Moily brushed this argument aside saying that there was no comparison between 1984 and 2002. "People have already apologised for whatever happened in 1984, action has been taken against the guilty and the course of action was not obstructed. Whereas in 2002, the course of action was obstructed, there was no rule of law and because he was the Chief Minister he was just allowed to get away and he allowed the people responsible to just get away. The riots continued to take place throughout the state."

Vinod Mehta said that there was no question of a catharsis post the electoral win. "Modi is a man who feels absolutely no remorse for what happened in 2002. He simply says that nothing wrong happened in 2002. He says that he tried to prevent what happened, but things got out of hand. This is Modi's line and he will not change it, because if he does, he is in deep political trouble domestically."

Concluding remarks

Sankarshan Thakur in his final remarks said that he thought that though it was a remarkable victory for Modi, he was very alarmed by the foundations on which the this victory had been got.

"I lament the lack of challenge to Modi's villainous genius," he said.

Swapan Dasgupta said that Modi's win was nothing short of a famous victory against spectacular odds, against the challenge of the well-entrenched establishment.

Verappa Moily said that though his party accepted the verdict of the people of Gujarat, but added that mere electoral success does not make a man virtuous.

Vinod Mehta said that he as a viewer was bored to death of watching the coverage of the Gujarat elections on television and was simply glad that the election had come to an end. "Congratulations to Mr Modi and let him rule Gujarat well over the next five years," he said.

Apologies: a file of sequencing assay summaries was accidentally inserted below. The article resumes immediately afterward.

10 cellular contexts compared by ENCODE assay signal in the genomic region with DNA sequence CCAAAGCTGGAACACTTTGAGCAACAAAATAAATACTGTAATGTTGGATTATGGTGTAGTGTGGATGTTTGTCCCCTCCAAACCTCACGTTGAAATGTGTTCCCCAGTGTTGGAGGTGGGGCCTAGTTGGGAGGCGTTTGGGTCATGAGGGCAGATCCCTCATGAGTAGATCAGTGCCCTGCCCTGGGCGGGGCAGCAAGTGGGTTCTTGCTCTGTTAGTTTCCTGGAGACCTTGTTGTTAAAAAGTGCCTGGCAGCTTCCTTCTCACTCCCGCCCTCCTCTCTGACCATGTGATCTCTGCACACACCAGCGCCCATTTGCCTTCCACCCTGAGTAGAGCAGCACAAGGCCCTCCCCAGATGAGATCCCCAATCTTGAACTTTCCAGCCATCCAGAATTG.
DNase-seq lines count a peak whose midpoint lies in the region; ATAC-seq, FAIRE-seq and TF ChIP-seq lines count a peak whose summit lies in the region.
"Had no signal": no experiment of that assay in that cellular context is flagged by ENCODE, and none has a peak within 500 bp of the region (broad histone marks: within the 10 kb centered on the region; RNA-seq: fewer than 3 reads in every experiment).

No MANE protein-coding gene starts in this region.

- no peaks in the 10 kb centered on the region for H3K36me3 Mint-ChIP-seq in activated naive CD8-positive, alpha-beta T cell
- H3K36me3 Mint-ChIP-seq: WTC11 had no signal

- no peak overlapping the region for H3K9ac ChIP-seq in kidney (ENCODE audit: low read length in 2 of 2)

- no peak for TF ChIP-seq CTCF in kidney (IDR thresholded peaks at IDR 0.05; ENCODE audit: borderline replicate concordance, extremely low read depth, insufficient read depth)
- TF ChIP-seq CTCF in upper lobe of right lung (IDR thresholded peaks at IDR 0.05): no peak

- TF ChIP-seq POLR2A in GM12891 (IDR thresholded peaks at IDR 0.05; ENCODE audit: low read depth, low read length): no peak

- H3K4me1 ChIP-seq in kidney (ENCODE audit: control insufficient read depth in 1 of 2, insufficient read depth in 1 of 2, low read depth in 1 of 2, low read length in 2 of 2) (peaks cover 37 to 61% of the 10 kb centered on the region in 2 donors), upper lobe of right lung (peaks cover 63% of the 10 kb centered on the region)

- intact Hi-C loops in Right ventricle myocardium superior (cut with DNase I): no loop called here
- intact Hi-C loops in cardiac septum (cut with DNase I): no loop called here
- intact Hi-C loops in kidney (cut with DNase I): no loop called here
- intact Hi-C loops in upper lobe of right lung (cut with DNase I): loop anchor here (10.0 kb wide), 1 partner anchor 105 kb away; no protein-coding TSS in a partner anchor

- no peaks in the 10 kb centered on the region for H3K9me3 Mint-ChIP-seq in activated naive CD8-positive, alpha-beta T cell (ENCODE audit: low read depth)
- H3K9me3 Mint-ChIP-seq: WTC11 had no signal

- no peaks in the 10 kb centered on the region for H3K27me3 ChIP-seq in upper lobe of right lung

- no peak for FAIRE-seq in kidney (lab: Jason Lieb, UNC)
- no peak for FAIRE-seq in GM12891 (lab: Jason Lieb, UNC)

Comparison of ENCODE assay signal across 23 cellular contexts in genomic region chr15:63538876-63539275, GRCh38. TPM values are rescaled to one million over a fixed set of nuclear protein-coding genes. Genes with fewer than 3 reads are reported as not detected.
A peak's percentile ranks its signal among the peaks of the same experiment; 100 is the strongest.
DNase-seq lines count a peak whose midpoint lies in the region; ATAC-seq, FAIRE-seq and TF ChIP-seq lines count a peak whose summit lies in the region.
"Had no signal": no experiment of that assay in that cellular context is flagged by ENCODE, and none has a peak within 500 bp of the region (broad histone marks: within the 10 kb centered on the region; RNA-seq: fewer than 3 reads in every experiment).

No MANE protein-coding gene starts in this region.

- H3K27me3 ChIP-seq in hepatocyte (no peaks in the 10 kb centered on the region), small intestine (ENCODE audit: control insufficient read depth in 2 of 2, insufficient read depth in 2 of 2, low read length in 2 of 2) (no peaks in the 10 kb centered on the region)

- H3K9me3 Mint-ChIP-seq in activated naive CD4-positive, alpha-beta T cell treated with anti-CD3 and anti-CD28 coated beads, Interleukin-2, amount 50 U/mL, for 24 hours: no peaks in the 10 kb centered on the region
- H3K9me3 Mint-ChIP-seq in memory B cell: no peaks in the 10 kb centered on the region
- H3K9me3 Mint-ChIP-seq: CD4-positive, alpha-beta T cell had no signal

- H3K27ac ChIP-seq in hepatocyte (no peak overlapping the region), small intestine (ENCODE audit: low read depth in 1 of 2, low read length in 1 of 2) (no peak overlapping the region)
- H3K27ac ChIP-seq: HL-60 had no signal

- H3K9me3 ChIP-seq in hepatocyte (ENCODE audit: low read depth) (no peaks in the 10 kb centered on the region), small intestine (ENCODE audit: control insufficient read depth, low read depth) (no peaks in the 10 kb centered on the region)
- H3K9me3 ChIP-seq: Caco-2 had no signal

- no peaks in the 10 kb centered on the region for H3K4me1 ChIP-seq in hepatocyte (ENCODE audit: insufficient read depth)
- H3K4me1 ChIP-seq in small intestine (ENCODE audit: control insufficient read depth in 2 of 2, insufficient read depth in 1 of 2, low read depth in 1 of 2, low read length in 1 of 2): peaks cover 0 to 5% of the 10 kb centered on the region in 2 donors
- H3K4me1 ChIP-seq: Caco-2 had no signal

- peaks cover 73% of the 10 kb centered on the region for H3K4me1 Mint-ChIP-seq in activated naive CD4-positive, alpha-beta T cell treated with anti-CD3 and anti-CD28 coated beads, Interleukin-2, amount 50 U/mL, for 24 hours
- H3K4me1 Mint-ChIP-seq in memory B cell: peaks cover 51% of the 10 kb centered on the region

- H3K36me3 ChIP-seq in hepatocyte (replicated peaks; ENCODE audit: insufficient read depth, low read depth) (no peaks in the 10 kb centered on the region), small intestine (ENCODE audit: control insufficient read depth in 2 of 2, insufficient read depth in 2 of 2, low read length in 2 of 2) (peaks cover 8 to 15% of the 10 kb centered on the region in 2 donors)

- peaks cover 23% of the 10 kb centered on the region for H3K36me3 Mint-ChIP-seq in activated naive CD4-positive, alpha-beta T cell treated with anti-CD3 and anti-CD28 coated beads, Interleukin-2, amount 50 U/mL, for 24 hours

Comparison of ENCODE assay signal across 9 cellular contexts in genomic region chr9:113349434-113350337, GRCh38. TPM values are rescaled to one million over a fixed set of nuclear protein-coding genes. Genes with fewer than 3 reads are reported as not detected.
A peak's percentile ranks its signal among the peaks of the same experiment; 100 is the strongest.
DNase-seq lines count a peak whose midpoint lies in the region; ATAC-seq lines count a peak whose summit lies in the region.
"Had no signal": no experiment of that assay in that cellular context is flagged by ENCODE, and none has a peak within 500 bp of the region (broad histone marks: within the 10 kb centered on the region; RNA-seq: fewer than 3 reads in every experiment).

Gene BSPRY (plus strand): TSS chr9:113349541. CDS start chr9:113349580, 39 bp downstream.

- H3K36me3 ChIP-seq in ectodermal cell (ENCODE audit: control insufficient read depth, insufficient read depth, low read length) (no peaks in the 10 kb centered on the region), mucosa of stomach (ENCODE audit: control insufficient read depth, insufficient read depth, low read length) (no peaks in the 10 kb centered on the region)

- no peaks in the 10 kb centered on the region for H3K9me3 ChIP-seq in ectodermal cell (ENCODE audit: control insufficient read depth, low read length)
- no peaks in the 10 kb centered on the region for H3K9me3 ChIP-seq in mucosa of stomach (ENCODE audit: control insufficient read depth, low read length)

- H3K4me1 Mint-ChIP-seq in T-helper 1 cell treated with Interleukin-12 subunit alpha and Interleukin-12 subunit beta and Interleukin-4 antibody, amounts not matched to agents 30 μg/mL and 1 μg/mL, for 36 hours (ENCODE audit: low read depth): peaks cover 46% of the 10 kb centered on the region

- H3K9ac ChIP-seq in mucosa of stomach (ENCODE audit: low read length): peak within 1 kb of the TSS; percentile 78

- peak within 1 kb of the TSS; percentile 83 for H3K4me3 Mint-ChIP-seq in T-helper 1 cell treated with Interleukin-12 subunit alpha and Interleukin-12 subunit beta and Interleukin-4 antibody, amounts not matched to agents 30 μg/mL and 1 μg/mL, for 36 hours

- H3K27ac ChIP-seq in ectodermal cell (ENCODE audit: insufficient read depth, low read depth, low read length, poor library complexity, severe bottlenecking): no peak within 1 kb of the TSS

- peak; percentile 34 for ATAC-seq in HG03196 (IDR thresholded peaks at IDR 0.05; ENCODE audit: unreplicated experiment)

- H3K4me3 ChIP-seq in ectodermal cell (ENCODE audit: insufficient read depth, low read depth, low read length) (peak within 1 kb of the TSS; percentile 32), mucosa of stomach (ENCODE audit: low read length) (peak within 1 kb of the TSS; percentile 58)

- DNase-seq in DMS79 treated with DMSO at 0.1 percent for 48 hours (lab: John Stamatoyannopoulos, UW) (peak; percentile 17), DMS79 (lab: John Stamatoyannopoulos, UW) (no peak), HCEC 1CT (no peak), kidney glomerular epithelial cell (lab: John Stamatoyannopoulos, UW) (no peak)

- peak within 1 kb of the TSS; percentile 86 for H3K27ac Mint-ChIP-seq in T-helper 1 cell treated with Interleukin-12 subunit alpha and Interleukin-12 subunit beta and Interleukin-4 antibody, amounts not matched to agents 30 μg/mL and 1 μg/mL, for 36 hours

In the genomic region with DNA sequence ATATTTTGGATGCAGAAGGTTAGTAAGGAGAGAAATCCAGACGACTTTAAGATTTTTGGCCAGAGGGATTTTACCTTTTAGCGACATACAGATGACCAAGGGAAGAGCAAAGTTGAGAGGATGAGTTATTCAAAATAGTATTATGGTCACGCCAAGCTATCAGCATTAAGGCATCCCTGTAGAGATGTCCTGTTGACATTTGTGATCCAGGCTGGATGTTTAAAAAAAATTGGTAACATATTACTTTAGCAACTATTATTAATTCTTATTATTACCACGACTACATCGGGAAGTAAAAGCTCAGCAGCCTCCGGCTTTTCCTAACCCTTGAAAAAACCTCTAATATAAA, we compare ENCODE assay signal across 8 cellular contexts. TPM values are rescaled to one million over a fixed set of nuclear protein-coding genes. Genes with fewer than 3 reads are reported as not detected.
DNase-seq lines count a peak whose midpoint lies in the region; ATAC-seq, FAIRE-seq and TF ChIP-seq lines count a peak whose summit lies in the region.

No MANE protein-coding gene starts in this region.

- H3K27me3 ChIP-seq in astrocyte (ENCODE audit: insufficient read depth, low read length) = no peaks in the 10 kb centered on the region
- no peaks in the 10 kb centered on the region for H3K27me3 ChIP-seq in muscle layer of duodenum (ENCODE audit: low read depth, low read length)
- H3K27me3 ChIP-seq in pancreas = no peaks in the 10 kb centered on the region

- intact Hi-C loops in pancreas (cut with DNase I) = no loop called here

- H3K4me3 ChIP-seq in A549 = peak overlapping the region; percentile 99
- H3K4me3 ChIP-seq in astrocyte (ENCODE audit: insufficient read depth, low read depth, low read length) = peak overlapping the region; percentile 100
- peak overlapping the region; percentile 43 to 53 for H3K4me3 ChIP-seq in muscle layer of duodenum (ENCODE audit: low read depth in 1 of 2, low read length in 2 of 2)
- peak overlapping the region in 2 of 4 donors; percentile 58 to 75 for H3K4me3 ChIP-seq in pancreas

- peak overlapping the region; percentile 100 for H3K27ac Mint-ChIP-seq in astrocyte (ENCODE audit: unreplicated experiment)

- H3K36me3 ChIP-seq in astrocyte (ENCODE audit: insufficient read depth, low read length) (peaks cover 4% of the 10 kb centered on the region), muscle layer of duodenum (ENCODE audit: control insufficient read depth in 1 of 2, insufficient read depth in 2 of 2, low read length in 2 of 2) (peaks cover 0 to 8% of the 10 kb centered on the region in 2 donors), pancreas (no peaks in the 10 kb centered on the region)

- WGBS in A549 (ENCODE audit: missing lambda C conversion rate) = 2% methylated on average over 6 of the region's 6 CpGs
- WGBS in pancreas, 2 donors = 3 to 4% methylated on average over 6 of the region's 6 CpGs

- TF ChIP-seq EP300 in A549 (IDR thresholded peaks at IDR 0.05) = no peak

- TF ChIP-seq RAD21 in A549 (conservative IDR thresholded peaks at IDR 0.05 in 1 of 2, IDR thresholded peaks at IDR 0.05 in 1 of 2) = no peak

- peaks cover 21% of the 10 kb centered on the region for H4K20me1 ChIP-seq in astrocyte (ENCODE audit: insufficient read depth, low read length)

Juzar S Bandukwala said, "The Muslim elite at the national level will have to become much more alert and more conscious of what is happening in Gujarat, simply because Narendra Modi is eyeing the prime ministership of India. In a situation like this, India's 150 million strong Muslim population will have to ponder what will be their fate if Modi's dream comes true. The only way out of this is to educate each and every Muslim child in the country."

Tridip Suhrud simply said that he wanted to live in a society that was tolerant to dissenters and which had a government that was both just and compassionate.

Lord Meghnad Desai concluded the debate saying, "Congress lost the 2007 Gujarat elections, it will lose the 2008 or 2009 national elections and Narendra Modi will become the prime minister of India after L K Advani retires.